Label-less Recyclable PLA Bottle Is Next

Brand’s embossed water bottle will revolutionize and simplify recycling of polylactic acid packaging to make new PLA bottles.

Rick Lingle, Senior Technical Editor

March 27, 2024

3 Min Read
Sansu and TotalEnergies Corbion managers sign PLA bottle agreement
Ji-Hoon Kim of Sansu and Thomas Philipon of TotalEnergies Corbion sign agreement to develop an embossed PLA water bottle.TotalEnergies Corbion

At a Glance

  • Korean brand owner Sansu to pioneer label-less, embossed PLA bottles of water
  • TotalEnergies Corbion uses advanced recycling to produce food-quality PLA
  • Closed-loop collection and advanced sortation technologies (NIR and AI) are enablers

Plastic bottles sold at retail or online must be labeled, whether that label is shrunk, stretched, or glued on. That can be a problem when it comes to recycling after use, though suppliers have developed recycle-friendly labels that address the problem.

There’s another, more complex pathway: develop custom molds to lose the label and emboss the bottle directly with the necessary copy and graphics.

The only thing rarer than a brand that offers a label-free embossed PET bottle is a brand whose bottles are made of polylactic acid, a biopolymer better known as PLA. It’s a biodegradable and recyclable polymer made from annually renewable resources that offers a reduced carbon footprint versus traditional plastics.

In boldly going where no brand has gone before, Korean water brand Sansu and Luminy-brand PLA supplier TotalEnergies Corbion have formed a unique partnership to develop label-less embossed PLA bottled water.

The goal? Take PLA to the next level of sustainability by using polymers from recycled PLA bottles to make new PLA bottles via a closed-loop bottle-to-bottle advanced recycling scheme.

PlasticsToday learned that the project is currently finetuning bottle production. “That should be finalized by April,” says the contact. “Commercialization should start in June.”

Since 2019, Sansu and TotalEnergies Corbion have combined forces to use post-consumer-recycling (PCR) content of PLA. Traditionally, recycling PCR PLA has been a cumbersome process involving the removal of labels and caps, followed by crushing, cleaning, and shipping the used PLA as flakes back to TotalEnergies Corbion’s Thailand plant. The recyclate is then depolymerized into PLA monomers before subsequent repolymerization into recycled PLA.

Closed loops and technology addressing recycling inefficiencies.

However, the two companies recognized the inefficiencies of this current recycling process, which is why they made an agreement to produce a 100% PLA bottle with an embossed label. This eliminates the required removal of labels and caps during the processes to significantly expedite the processing of PCR PLA bottles.

Advancements in recycling technology permit recycled PLA (RPLA) to have properties equal to virgin Luminy PLA including food contact approval.

We’re told that this is only possible because the Republic of Korea is a leader in bioplastics use and emphasizes closed-loop collection where applicable.


“Closed loop events, such as festivals, have featured bottle collection points, which facilitate the recycling process,” says the spokesperson. “We've also seen PLA collected in hospitals, cultural events, sports competitions, and hotels, or from post-industrial waste.”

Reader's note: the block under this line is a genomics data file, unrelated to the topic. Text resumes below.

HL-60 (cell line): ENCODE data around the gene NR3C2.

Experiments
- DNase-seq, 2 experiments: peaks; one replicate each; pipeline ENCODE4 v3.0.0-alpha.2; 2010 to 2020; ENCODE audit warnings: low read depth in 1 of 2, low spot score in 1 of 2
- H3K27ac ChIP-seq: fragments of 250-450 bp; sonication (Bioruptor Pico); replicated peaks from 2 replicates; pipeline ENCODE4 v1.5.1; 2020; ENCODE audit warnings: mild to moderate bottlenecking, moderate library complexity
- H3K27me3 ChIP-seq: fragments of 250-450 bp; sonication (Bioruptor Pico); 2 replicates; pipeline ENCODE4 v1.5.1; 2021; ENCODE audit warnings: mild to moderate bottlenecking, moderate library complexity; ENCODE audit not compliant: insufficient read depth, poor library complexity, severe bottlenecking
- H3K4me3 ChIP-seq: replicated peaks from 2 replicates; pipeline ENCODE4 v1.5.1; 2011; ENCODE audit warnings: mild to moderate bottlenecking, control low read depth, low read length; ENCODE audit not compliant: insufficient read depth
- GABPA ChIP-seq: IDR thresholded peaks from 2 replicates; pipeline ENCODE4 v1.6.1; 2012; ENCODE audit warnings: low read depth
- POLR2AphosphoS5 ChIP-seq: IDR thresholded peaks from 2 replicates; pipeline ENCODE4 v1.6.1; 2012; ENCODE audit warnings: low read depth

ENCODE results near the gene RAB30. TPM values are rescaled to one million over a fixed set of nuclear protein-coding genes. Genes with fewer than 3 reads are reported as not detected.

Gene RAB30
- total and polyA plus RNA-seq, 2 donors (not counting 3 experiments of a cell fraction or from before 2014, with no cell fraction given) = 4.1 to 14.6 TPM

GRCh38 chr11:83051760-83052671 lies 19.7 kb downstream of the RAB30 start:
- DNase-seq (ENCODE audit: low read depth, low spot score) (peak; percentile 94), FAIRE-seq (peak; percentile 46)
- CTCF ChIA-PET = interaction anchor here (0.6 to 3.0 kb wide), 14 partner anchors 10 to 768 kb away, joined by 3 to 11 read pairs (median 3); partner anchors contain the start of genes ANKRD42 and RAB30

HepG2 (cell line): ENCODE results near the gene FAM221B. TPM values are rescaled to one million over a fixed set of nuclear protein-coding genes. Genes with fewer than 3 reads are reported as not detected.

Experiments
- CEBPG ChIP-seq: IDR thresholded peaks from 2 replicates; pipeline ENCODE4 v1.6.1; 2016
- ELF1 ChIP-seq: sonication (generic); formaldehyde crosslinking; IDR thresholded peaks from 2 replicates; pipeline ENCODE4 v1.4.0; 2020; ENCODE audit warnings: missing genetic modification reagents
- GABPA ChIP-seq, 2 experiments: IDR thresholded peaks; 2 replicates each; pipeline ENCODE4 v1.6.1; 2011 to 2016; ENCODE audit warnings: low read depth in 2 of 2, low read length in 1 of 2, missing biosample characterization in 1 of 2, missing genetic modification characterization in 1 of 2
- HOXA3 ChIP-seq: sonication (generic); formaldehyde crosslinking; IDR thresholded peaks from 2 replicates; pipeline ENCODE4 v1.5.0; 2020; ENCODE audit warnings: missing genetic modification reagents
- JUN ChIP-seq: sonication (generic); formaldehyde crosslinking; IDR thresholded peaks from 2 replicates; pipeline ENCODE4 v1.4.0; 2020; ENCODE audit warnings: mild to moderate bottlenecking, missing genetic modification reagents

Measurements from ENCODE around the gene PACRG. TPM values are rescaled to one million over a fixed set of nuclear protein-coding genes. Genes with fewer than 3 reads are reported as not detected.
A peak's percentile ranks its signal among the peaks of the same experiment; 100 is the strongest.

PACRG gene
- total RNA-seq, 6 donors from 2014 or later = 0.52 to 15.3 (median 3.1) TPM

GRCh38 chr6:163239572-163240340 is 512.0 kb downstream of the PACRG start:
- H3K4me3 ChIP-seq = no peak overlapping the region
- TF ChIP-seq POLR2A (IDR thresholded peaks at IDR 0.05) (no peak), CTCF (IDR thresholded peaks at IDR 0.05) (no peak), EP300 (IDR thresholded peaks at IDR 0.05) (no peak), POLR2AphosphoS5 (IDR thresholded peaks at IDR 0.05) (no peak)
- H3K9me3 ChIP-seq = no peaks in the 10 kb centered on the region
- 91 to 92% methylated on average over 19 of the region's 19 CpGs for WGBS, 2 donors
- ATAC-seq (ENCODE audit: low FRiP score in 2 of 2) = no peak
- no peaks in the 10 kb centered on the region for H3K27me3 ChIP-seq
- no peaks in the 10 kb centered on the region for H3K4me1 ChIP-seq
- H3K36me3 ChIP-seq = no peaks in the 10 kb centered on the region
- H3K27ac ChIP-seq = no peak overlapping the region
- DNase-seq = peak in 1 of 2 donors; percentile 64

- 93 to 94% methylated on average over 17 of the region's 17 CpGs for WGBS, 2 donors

As importantly, PLA can be sorted from a mixture of plastics, as demonstrated by Tomra recycling technology, he adds, “thanks to progress in near-infrared (NIR) technology, density separation, artificial intelligence, and robotics systems in waste management.”

Therefore, “bioplastics such as PLA can be easily separated from other types of polymers on the sorting line, including, among others, PET, polystyrene, and high-density polyethylene. Purities of 97% have been obtained using NIR sorting of PLA, higher than most traditional plastics.”

This allows TotalEnergies Corbion to produce PLA with 20% and 30% allocated recycled content, supplying global customers like Sansu. Sansu's commitment to adopting this "bottle-to-bottle" closed-loop cycle underscores its dedication to sustainability by incorporating advanced recycled content into its water bottles.

The development supports United Nations Sustainable Development Goal 17 on Partnerships for the Goals.

“This partnership is another example of how TotalEnergies engages with partners in the value chain to advance the adoption of Luminy PLA bioplastics and contribute to lowering carbon emissions from plastic usage,” says Thomas Philipon, CEO of TotalEnergies. “This collaboration is a clear example of design for recycling that can also be applied to PLA. This initiative is in line with the Packaging and Packaging Waste Regulation being finalized in the EU and promoting design for recycling criteria.”

About the Author(s)

Rick Lingle

Senior Technical Editor, Packaging Digest and PlasticsToday

Rick Lingle is Senior Technical Editor, Packaging Digest and PlasticsToday. He’s been a packaging media journalist since 1985 specializing in food, beverage and plastic markets. He has a chemistry degree from Clarke College and has worked in food industry R&D for Standard Brands/Nabisco and the R.T. French Co. Reach him at [email protected] or 630-408-7184.[email protected]

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